Oh and the role turned Johansson into the highest paid actress in history.

4. Willow Rosenberg

https://i0.wp.com/img1.wikia.nocookie.net/__cb20100319183627/buffy/images/6/62/Willow_tk.jpg

Show: Buffy the Vampire Slayer

Actor: Alyson Hannigan

Scene stealing is a common trait but Willow steals a whole 7 season show. Her gradual evolution from mouse like teacher’s pet to world threatening Big Bad defines the program as much as Buffy’s story does. She also stands out as one of the first flattering depictions of an LGBT character in a network TV series. And throughout Hannigan plays her with overwhelming levels of adorkability!

3. Rupert Giles

Show: Buffy the Vampire Slayer

Actor: Anthony Head

Giles is one of the few characters who can match Adele DeWitte in the Britishness stakes. He performs the dual role of being Sunnydale High’s school librarian and Buffy’s watcher. This makes him the father figure of the show. This could make him seem like a rather dull character especially given that he is intentionally written to be fusty.

This is averted in two principal ways. Firstly, Giles is given just about the driest wit imaginable and Head delivers his asides and put downs with great aplomb. Secondly, as the show progresses we progressively discover quite how much darkness is hiding behind his bookish exterior. We come to see that his desire to protect Buffy often pushes him beyond the moral limits she would countenance.

2. Malcolm Reynolds

Show and Film: Firefly and Serenity

Actor: Nathan Fillion

Serenity’s captain would earn a place on the list just for the line: “My days of not taking you seriously are certainly coming to a middle.” Fittingly for a space western, Mal is essentially what you’d get if you threw Yul Brynner and Steve McQueens characters from the Magnificent Seven into a blender and is as brilliant as that sounds.

He’s the final character on this list to be played by Nathan Fillion, whose charisma is indispensable not only to his part but also to the show as a whole. Like just about everything Whedon does Firefly is an ensemble piece but itabsolutely needed an engaging lead. The show’s drama derives in large part from how unlikely the massively contrasting personalities of Serenity’s crew seem as a group. But for them to seem plausible as a team there needs to be something holding them together. The huge personality of their captain is that bonding agent.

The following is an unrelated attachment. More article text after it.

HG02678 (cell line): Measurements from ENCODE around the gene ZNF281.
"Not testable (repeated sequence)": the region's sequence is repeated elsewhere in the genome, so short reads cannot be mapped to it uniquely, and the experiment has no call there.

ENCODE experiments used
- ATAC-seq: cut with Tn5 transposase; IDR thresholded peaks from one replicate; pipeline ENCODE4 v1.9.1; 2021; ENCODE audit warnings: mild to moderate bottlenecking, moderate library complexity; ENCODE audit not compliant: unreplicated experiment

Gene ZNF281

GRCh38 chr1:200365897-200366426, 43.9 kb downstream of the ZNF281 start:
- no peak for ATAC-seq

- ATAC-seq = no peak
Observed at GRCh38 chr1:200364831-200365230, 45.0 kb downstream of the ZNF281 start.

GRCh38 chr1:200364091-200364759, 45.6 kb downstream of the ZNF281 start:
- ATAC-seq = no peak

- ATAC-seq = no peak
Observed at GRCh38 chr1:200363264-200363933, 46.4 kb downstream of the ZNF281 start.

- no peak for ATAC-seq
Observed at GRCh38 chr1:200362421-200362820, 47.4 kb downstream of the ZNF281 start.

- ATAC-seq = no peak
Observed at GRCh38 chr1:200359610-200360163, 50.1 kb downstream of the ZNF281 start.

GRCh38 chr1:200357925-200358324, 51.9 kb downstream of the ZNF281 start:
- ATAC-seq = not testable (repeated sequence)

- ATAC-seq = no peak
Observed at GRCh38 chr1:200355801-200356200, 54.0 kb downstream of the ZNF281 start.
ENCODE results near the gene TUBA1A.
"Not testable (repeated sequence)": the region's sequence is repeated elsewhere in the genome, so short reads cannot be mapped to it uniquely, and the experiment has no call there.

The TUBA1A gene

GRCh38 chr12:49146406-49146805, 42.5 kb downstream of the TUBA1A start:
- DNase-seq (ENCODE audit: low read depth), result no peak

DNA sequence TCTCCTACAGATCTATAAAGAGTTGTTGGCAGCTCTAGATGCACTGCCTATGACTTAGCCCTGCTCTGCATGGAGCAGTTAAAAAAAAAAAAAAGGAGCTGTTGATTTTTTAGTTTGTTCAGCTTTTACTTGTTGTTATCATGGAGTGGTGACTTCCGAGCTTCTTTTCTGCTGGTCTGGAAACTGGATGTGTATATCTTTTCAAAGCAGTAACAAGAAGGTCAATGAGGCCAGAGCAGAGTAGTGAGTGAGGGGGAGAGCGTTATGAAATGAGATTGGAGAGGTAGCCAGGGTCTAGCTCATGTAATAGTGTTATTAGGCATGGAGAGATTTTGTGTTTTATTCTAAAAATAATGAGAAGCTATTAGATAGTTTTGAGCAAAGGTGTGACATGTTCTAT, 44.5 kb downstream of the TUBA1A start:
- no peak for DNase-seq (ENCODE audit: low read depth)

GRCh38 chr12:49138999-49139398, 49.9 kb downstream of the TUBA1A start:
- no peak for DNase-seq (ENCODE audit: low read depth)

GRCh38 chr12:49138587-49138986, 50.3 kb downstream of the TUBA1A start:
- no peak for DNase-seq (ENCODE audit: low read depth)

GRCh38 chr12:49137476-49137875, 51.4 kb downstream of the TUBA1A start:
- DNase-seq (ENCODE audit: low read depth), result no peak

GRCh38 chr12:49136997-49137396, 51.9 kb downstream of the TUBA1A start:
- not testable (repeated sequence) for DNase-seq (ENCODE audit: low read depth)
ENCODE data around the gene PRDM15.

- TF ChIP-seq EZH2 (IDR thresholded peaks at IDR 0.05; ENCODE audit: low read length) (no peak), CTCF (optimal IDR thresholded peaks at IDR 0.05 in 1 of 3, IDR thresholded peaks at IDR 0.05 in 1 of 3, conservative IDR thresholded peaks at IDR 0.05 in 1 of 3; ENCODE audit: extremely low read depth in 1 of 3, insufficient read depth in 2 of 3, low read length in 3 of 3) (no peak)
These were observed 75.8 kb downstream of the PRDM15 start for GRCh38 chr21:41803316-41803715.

1. Topher Brink

Show: Dollhouse

Actor: Fran Kranz

Topher is an innovative take on the mad scientist trope. He also goes on probably the most interesting journey of any of Whedon’s creations. But what makes him particularly remarkable is that he improves on a classic literary character: Dr Frankenstein.

When we first encounter him he is essentially an overgrown boy genius defined by his manic energy and inability to take anything seriously. And from this immaturity comes amorality and arrogance: he treats the residents of the Dollhouse as if they really were dolls and seems to have no sense that his scientific brilliance doesn’t make him limitless.

By the show’s finale he’s traumatised and driven to insanity by the knowledge that the calamity that has befallen humanity is a direct result of his inventions. His earlier endless enthusiasm has thus been replaced by desolation and he can only assuage his guilt through an act of suicidal self-sacrifice.

In a strange way Topher’s evolution is quite similar to Angel’s. They both start out untroubled by a conscience and experience the freedom that comes with that. But then they start to appreciate the horror of what they’ve done and find that freedom replaced by the compulsion to redeem themselves. And yet the strange thing is neither of them would choose to go back.

I am in general rather sceptical of those who try to attribute too much work to Whedon’s work and do things like write dissertations on the depiction of the soul in Buffy. I think he’s first and foremost an extraordinarily talented entertainer. However, he does occasionally do something more profound. Topher with all he has to say about human frailty, science and remorse is perhaps the character who best embodies this.

Observations

  • Yes, 40% of the list coming from Buffy is probably excessive
  • Angel is pretty hard done by to be excluded altogether. I did consider putting Lorne, Lilah, Wesley, Cordelia and Faith on the list.
  • There is no one from Much Ado for obvious reasons.
  • The absence of any character from Cabin in the Woods and Agents of SHIELD seems entirely fair to me!
  • I also think Firefly accounts for more than 10% of Whedon’s best characters
  • It probably says something about my inherent sexism that despite this list being chosen from among the work of an artist noted for creating strong female characters, 6 out of ten of my choices are male!
  • I don’t know who would be in my list of 10 least favourite Whedon characters would be. However, I know that Connor would top it.
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4 thoughts on “My top 10 Joss Whedon characters

  1. Pingback: In Your Eyes (review) | Matter Of Facts